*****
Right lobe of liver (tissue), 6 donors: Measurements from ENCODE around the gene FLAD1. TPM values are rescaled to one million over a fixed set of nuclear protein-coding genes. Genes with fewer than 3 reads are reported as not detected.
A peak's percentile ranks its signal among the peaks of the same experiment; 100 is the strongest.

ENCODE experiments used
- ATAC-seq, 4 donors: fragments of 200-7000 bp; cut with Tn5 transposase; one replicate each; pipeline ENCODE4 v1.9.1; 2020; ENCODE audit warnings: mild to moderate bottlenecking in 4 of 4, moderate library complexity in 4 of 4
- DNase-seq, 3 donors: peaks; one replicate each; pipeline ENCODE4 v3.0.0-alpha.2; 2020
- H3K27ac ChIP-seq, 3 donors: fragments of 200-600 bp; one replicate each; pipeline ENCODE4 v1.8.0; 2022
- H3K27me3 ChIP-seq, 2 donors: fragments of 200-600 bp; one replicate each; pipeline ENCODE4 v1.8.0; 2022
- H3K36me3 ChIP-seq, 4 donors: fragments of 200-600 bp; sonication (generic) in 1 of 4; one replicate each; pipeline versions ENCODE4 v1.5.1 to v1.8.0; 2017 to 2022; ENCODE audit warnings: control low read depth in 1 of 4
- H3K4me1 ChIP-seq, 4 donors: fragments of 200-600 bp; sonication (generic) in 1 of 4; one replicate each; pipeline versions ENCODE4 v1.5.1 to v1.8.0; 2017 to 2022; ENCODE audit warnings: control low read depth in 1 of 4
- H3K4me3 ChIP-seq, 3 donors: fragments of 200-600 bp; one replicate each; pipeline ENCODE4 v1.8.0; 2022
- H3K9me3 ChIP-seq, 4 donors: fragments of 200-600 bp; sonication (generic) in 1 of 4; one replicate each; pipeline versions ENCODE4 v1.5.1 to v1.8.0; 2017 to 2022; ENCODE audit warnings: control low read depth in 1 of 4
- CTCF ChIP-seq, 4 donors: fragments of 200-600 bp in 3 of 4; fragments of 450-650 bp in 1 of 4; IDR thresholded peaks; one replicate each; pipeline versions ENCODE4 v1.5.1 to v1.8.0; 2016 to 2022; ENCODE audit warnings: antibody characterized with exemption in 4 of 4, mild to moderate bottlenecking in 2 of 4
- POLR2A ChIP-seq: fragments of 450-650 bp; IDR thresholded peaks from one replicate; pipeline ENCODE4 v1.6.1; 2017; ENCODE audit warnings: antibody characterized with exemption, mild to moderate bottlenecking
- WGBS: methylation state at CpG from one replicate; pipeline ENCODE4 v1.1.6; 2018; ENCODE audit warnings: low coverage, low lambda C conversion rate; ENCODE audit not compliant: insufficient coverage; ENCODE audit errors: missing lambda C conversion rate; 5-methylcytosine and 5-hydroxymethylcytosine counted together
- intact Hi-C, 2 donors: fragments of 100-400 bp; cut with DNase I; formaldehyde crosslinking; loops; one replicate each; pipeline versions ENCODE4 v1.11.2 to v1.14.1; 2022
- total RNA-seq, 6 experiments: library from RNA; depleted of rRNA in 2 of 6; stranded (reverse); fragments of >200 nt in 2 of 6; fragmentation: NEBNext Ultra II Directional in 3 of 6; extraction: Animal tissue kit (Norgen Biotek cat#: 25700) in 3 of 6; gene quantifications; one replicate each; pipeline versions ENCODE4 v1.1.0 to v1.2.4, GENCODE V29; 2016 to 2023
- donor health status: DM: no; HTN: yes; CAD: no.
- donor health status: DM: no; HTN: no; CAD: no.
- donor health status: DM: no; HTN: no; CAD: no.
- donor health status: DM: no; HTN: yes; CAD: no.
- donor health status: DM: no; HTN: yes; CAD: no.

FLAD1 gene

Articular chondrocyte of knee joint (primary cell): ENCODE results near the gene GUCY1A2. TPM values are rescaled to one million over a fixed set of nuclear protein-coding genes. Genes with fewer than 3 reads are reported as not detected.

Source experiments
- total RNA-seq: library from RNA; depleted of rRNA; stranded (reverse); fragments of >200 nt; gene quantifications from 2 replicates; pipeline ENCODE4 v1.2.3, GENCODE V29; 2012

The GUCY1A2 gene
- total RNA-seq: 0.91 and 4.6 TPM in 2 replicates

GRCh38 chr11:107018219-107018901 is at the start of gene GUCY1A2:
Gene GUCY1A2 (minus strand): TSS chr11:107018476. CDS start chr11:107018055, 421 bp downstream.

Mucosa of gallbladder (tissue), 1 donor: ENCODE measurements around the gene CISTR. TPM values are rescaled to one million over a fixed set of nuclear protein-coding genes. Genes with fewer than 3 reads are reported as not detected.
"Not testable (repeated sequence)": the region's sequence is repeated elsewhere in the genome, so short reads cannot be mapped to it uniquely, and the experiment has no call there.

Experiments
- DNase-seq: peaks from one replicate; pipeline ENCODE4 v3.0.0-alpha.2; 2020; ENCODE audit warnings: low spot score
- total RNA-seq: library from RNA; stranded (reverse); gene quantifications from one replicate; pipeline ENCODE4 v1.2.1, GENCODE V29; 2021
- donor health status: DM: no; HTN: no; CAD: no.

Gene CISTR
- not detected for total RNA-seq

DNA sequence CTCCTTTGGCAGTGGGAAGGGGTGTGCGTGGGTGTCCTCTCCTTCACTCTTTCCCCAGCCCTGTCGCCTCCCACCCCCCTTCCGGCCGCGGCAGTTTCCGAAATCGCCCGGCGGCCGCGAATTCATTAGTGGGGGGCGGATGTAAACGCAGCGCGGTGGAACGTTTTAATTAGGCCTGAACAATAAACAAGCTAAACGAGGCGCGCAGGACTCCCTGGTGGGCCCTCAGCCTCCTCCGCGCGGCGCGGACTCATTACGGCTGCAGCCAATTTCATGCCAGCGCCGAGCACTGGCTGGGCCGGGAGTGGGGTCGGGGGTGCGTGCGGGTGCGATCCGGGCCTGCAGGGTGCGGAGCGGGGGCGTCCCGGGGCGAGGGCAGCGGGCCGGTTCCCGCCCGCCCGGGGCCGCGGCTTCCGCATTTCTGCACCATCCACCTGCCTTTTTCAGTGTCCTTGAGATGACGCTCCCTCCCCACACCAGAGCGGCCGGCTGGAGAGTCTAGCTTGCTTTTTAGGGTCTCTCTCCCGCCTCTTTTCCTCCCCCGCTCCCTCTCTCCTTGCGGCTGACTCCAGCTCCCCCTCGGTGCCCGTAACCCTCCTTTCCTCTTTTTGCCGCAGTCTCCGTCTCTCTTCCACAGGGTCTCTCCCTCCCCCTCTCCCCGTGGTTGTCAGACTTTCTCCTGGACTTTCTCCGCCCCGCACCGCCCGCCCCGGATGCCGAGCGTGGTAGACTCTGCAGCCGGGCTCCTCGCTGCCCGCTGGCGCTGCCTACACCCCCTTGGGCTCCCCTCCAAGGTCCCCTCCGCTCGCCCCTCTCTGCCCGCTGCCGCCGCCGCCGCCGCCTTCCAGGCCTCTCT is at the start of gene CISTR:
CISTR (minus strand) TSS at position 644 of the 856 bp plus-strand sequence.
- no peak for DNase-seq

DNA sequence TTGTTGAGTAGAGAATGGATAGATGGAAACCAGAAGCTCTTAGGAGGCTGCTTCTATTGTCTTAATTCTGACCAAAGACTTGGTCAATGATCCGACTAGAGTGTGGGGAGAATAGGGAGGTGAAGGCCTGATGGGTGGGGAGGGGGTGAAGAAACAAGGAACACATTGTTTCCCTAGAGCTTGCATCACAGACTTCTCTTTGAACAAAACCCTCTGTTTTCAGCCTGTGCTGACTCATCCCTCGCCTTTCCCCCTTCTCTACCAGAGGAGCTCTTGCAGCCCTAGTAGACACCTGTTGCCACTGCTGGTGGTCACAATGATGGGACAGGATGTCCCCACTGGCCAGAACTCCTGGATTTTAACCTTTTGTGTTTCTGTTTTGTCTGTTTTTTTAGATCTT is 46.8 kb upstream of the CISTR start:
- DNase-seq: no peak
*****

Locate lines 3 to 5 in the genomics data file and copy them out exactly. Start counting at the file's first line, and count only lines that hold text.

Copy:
ENCODE experiments used
- ATAC-seq, 4 donors: fragments of 200-7000 bp; cut with Tn5 transposase; one replicate each; pipeline ENCODE4 v1.9.1; 2020; ENCODE audit warnings: mild to moderate bottlenecking in 4 of 4, moderate library complexity in 4 of 4
- DNase-seq, 3 donors: peaks; one replicate each; pipeline ENCODE4 v3.0.0-alpha.2; 2020